Hint: It’s Not by Counting Republican Votes

It’s tempting to try to score President Obama’s campaign pledge to end partisan gridlock in Washington by counting the number of Republicans who vote for his high-priority proposals.  No Republican votes for the Obama stimulus package in the House?  A shutout.  (That’s the way, in fact, the new Republican Party chairman gleefully referred to the House vote—a “goose-egg” on the president’s desk.) Three Republican votes in the Senate?  Better—but still, just a field goal.

But keeping score that way is like determining the winner of a football game by comparing the teams’ number of first downs, or giving the W in a baseball game to the team that steals the most bases.  First downs and stolen bases are numbers, all right.  But they’re the wrong numbers.

Obama’s pledge to end partisan gridlock was what differentiated him from the field, and especially from Hillary Clinton, in the Democratic primaries.  Clinton billed herself as a warrior president, a president who would give as good as she got, who could take any punch the Republicans could throw and come back with a better one.  She knew that on the political battlefield, you had to meet force with force, and she mocked what seemed like the gauzy promise of Obama bipartisanship.  “The sky will open, the light will come down, celestial choirs will be singing and everyone will know we should do the right thing and the world will be perfect,” she told a Providence audience just a year ago.  “I have no illusions at how hard this is going to be. You are not going to wave a magic wand and have the special interests disappear.”

The House votes on the stimulus package seemed to confirm her forebodings.  House Republicans seemed to have played the naïve, inexperienced president for a sucker, accepting his tax-cut olive branches and then stiffing him on the vote.

It was a scenario foretold in the Marx Brothers’ classic Duck Soup.  Groucho Marx plays the prime minister of Freedonia, a country on the brink of war with bordering Sylvania.  At the last minute, a messenger rushes in, informing Groucho that Sylvania’s Ambassador Trentino is on his way on an eleventh-hour bid to avoid war, and urges Groucho to hear Trentino out.  At first, Groucho is hopeful:

I’d be only too happy to meet Ambassador Trentino and offer him on behalf of my country the right hand of good fellowship.  I feel sure he will accept this gesture in the spirit in which it is offered.

Then a darker possibility occurs to him, and his mood changes:

But suppose he doesn’t?  A fine thing that‘ll be.  I hold out my hand and he refuses to accept it.  That’ll add a lot to my prestige, won’t it?  Me, the head of a country, snubbed by a foreign ambassador!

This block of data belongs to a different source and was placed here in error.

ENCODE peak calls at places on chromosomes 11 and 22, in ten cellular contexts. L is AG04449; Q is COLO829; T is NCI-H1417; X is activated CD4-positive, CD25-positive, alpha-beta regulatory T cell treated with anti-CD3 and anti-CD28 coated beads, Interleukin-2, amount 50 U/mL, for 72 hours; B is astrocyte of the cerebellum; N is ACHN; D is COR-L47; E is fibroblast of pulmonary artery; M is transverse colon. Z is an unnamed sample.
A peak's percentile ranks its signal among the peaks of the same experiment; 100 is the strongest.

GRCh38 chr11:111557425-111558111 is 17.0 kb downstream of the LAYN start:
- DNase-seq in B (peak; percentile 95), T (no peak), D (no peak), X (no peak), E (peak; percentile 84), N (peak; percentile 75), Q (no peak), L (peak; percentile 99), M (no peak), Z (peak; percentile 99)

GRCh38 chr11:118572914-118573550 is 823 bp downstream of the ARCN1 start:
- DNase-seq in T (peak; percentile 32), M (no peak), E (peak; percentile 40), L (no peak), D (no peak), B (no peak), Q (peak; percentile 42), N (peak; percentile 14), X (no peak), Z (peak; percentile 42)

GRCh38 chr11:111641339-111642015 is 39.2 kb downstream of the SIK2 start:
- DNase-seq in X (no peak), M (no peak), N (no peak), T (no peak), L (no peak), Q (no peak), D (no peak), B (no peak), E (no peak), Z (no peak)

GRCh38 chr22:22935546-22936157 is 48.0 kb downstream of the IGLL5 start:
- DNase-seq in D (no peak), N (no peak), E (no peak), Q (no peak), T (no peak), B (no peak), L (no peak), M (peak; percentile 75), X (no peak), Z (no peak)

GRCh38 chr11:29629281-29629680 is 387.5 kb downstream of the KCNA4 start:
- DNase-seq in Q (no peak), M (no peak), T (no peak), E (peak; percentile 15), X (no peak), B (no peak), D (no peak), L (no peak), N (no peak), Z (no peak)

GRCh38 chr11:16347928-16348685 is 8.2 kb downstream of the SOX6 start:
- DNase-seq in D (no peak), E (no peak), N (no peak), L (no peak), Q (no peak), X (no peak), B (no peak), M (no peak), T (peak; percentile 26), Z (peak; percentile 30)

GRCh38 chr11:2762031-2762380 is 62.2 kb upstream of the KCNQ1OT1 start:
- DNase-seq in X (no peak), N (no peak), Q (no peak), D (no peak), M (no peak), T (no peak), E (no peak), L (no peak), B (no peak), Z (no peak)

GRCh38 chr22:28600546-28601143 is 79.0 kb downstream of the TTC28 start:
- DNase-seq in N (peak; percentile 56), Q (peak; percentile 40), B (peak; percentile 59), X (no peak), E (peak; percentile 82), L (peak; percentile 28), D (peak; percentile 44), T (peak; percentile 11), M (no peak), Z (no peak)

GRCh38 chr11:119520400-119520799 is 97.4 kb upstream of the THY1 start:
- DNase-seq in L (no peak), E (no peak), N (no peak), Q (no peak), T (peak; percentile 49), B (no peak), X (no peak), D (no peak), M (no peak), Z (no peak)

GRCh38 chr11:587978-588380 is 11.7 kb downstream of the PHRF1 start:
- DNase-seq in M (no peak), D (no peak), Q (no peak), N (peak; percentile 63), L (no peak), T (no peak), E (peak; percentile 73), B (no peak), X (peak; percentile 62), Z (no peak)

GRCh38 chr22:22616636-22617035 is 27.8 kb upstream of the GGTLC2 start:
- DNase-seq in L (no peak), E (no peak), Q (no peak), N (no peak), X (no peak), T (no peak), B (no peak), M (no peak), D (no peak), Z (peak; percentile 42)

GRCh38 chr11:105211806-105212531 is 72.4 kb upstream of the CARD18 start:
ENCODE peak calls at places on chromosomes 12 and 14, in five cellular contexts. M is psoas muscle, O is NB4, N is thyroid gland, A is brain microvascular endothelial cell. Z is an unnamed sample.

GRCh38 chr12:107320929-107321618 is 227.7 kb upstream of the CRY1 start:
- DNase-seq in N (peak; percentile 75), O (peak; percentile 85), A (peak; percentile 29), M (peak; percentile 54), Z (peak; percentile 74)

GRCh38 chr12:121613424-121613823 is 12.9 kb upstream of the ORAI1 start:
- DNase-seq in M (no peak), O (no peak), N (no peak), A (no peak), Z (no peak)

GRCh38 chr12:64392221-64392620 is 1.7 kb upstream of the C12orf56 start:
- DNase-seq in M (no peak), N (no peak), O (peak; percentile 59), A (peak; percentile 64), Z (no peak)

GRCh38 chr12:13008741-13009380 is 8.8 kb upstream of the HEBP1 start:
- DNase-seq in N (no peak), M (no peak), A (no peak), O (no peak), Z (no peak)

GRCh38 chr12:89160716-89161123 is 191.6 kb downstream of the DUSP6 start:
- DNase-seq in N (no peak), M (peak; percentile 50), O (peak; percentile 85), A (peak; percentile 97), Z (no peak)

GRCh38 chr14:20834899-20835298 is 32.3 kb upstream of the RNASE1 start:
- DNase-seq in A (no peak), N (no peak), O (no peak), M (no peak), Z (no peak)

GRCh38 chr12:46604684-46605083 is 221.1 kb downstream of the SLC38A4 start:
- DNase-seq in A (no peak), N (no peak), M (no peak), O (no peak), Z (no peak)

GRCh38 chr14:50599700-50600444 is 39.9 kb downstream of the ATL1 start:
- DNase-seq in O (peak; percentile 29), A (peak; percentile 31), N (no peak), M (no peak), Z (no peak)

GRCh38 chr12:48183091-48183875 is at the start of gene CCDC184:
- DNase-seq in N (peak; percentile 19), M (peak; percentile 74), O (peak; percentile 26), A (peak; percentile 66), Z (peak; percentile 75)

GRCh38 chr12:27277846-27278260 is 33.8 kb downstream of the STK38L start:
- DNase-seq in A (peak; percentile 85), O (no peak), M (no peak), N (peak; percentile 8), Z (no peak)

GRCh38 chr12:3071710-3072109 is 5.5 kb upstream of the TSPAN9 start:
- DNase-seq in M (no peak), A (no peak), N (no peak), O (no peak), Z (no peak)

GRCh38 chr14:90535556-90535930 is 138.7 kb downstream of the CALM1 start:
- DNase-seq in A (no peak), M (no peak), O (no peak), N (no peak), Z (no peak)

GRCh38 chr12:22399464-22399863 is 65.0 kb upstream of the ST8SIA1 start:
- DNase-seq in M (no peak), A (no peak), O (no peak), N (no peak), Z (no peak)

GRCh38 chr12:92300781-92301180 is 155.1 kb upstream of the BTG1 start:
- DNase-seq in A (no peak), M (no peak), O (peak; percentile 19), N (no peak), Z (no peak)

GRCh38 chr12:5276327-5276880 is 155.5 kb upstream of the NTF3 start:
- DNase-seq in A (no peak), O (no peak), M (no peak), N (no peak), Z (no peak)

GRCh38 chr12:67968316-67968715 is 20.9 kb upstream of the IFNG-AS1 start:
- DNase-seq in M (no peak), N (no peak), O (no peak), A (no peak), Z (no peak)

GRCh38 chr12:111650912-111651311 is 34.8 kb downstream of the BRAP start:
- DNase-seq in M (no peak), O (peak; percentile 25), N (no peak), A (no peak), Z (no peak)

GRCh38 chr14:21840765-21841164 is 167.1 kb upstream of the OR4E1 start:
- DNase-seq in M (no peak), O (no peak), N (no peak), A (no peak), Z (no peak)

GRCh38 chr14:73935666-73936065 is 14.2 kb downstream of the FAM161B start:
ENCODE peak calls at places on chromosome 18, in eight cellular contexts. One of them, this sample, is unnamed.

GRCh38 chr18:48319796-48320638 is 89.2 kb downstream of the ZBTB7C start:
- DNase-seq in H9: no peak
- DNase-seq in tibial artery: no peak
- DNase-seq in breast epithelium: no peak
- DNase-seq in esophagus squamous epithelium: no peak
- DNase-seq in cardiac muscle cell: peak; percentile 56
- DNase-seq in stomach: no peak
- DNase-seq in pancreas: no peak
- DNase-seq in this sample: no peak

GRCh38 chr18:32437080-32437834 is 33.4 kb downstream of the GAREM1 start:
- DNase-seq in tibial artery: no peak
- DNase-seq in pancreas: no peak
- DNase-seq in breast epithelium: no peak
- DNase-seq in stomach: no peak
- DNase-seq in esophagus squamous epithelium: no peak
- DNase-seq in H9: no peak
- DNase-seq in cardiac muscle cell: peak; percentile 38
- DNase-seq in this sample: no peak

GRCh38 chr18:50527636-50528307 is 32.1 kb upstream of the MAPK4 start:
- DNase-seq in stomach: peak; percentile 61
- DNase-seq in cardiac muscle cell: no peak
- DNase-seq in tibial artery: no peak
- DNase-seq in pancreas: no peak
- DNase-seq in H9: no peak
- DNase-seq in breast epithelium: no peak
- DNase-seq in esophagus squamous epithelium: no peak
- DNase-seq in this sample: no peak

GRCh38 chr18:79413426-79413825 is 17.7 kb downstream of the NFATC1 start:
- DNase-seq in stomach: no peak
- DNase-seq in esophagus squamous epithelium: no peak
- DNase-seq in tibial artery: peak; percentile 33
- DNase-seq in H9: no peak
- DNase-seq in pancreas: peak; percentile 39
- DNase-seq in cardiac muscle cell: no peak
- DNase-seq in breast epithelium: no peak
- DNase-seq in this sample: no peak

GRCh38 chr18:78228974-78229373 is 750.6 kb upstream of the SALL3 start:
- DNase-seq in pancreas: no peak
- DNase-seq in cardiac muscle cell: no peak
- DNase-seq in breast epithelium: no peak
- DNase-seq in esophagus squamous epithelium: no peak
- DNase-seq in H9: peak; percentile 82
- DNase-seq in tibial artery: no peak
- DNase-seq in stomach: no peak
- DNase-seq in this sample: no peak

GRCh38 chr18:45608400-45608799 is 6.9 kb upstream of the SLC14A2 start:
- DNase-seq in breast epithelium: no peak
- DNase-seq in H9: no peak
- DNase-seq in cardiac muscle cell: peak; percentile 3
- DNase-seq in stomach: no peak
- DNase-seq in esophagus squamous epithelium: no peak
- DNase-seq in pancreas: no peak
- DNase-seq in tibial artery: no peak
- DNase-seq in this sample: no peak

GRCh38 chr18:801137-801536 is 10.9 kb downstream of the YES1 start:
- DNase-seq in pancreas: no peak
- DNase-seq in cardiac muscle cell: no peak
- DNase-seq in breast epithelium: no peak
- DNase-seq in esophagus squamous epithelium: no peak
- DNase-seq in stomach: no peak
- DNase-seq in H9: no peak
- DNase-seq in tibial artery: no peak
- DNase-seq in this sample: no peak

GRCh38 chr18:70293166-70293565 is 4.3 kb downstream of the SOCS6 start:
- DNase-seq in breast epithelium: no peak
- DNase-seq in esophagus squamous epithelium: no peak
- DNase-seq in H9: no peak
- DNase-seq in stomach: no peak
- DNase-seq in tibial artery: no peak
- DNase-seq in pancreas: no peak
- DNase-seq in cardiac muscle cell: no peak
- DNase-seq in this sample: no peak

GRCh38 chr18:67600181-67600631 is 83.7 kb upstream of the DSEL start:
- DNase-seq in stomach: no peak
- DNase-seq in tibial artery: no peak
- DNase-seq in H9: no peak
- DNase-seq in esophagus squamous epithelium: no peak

Who does he think he is, that he can come here and make a sap out of me in front of my people?

Think of it!  I hold out my hand, and that hyena refuses to accept it!

Why, the cheap four-flushing swine! He’ll never get away with it, I tell you!

Many think that Congressional Republicans made just such a sap out of Obama with their almost total rejection of his overtures.  He held out his hand, and they refused to accept it.

But scoring the success of Obama’s bid to end gridlock by how many Republicans vote for his legislation misunderstands both the problem that Obama campaigned against and the solution he offers.

Obama did not, in his campaign, claim that he could make the lamb to lie down with the lion, or conservative Republicans to vote for liberal measures.  The problem was never that conservatives refused to vote for liberal measures or nominees, or that liberals refused to vote for conservative measures or nominees.  Voting for what they believe in, for what they promised their constituents they would vote for, is what members of Congress are supposed to do.  That was never the sickness in the system.

The sickness was not partisan behavior but partisan gridlock, the gridlock that resulted when almost every issue, almost every nominee, was treated as an offense demanding not only opposition, but last-ditch obstruction.  Democrats might see themselves as engaged in a policy debate; to Republicans, it was war.  Innocuous provisions could be represented as revealing insufficient toughness in the face of terrorism, or as affronts to uncompromisable pro-life or pro-gun beliefs.  If any Democrat, at any time in the past, had ever engaged in behavior for which a Republican was being criticized, it was conclusive evidence of hypocrisy, implicating not only Democrats but their fellow travelers in the media.  In the Senate, bills could be filibustered, the way southerners used to filibuster civil rights bills, not because the bills were perceived to threaten a way of life, as civil rights was, but simply because opponents didn’t have the votes to defeat them.   The idea was to prolong and degrade the process with dilatory tactics, and to intimidate opposition with the specter of anger and resentment that was supposed to be smoldering like a volcano just below the surface; better to back off and live than to risk igniting a firestorm.

That was gridlock, and that is what Obama pledged to stop.  He promised to change the Washington way of doing business, the scorched-earth tactics that treated every issue, every vote, as meriting last-ditch opposition and unyielding enmity.

One way that promise might have been kept would have been to include in the package enough Republican solutions, mainly tax cuts, to persuade GOP members of the House that they could in good conscience see their way clear to vote for the measure.  That was never going to happen.  No legislation acceptable to the Democratic majority was going to win the votes of the hard-core conservatives who are all that’s left of House Republicans.  (Nor, for that matter, could any legislation acceptable to the hard-cores win anything approaching a majority of House Democrats.)